The zealousness with which a district attorney pursued her duty of protecting the public from someone who might present a danger made me wonder if she had a personal vendetta against this dear friend of mine who was before the court on two separate occasions several months apart. My friend had come under the courts control because of something she did while suffering from psychosis. She is a wonderful human being who has responded very well to extensive psychiatric treatment. She truly no longer poses a threat to anyone. But the DA fought to the bitter end to deny her so much as permission to travel out of state to the bedside of a dying close relative.

To be clear, I have no idea whether or not this is personal for the DA. She may truly feel it her duty to execute her job in such a fashion. Some might argue that she is right. But my suspicions that this was more than conscientiousness in fulfilling her obligation to the public got me to wondering what might be her problem and that of many who don’t “get” mental illness.

Here is my fifty cent theory: The idea of possibly contacting a serious mental illness terrifies people. Having a badly malfunctioning brain is, after all, among the very worst things that can happen to a person that doesn’t kill one quickly and painfully. Seeing a so afflicted fellow human being brings awareness of personal vulnerability. If this is another physical or biochemical illness it could happen to me.

To ease their fears many people try to see people with serious mental illnesses as fundamentally different than themselves. So they attribute their affliction to weakness, a lack of character or morality: some characteristic mark or sign of defect. Because they have no mark or sign of defect and  strong character and morality; they are immune. This awful thing will never happen to them. The person to whom it has happened deserves it and is to be looked down upon.

I’m sure there are many and varied reasons why the mentally ill are so widely stigmatized, but I wonder if this isn’t one of them.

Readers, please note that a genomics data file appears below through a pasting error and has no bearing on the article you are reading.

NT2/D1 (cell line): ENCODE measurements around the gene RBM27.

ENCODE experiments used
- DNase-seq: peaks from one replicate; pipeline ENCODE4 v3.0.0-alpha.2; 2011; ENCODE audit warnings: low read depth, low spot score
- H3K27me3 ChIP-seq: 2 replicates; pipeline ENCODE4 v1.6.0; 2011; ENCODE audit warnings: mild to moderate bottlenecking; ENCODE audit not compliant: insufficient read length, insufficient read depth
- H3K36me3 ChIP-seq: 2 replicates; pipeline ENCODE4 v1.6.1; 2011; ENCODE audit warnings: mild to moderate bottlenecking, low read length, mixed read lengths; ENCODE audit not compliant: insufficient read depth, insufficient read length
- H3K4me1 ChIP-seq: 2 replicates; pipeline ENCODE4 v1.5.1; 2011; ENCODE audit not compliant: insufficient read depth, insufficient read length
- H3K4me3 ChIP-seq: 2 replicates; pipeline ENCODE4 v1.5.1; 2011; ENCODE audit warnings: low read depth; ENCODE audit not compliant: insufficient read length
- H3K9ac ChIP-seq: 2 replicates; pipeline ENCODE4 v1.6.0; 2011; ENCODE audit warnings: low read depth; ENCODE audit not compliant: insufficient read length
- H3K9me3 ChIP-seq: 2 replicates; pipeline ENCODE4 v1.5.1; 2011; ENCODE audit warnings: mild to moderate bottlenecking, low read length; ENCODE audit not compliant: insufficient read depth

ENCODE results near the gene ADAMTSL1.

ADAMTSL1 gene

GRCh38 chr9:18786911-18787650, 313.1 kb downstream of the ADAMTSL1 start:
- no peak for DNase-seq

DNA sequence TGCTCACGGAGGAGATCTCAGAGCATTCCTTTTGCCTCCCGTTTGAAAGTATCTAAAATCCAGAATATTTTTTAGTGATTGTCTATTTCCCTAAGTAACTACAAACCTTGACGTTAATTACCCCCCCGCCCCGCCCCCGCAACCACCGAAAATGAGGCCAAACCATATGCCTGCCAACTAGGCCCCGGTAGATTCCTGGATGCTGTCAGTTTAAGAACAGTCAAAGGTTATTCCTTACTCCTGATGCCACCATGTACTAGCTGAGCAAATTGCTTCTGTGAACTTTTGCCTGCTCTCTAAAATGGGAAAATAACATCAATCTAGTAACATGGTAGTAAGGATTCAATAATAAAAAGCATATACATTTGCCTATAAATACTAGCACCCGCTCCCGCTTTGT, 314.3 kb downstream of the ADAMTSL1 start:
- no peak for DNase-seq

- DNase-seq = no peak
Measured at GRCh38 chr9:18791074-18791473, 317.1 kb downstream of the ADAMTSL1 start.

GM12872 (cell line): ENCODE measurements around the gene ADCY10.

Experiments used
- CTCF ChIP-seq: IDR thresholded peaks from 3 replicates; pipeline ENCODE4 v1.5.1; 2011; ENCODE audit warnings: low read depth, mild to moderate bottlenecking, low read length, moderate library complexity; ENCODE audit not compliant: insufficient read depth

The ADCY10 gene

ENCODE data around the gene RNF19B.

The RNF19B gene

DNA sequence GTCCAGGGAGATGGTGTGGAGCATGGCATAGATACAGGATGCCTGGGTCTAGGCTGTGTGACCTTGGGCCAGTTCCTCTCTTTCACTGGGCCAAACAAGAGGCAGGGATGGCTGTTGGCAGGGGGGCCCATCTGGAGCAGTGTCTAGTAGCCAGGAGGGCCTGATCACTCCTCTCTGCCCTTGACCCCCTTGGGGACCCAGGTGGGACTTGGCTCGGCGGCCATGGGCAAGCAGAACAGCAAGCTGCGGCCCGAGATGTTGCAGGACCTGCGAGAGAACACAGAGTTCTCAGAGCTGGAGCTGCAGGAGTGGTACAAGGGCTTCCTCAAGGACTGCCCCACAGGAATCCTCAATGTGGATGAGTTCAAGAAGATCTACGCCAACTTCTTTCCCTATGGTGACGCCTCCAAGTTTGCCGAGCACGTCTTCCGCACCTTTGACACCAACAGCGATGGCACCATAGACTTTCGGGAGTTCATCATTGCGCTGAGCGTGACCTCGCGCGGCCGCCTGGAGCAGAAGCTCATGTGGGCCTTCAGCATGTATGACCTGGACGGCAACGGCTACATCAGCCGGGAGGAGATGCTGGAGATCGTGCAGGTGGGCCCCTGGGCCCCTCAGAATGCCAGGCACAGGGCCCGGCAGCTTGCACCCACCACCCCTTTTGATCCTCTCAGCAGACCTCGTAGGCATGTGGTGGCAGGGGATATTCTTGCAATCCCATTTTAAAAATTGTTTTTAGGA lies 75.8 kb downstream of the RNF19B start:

Independence Day is Bitter-Sweet for This Descendent of Original American Rebels

By Joseph Merlin Bowers

I was raised by my mother’s parents, Merlin and Lottie Goetschius. Merlin was a direct paternal descendent of John Mauritius Goetschius. John M Goetschius was the commanding officer of the Bergen County Militia during the American Revolution. This militia probably saw more actual combat between fighting Howe’s regulars marauding from their New York City headquarters directly across the Hudson and the numerous very active Tories of Bergen County. John’s house and barn were burned to the ground by Tories during the hostilities. A history book says that these men worked their farms by day and watched for Tory raiders by night. None of them slept a night in their own bed for more than five years.

John Mauritius’s father John Henry Goetschius was probably responsible for instilling rebellious sentiments in his son. John Henry was the leader of the faction of the Dutch Reform Church advocating American autonomy from European control. The same history book quoted above says that John Henry who died in 1774 was probably more responsible for our independence than any of the many rebel officers who passed by his grave during the course of the war.

These men worked long and hard and sacrificed much to help bring about our independence. Tomorrow, July 4th, I will fly our flag and celebrate their achievement. My celebratory spirit will be somewhat muted, however, by current reality. The day for me is always bitter sweet.

My ancestors rebelled against the most powerful, oppressive colonial empire that the world had yet seen and they prevailed. Today the resulting nation has become the very thing they sought independence from-the most powerful, oppressive colonial empire the world has yet seen. For those who would object to my use of the word “oppressive” I point out that many British citizens in the Empire days would not have believed that the word applied to their empire either. Yesterday and today, however, those peoples being dominated by more powerful colonists might beg to differ.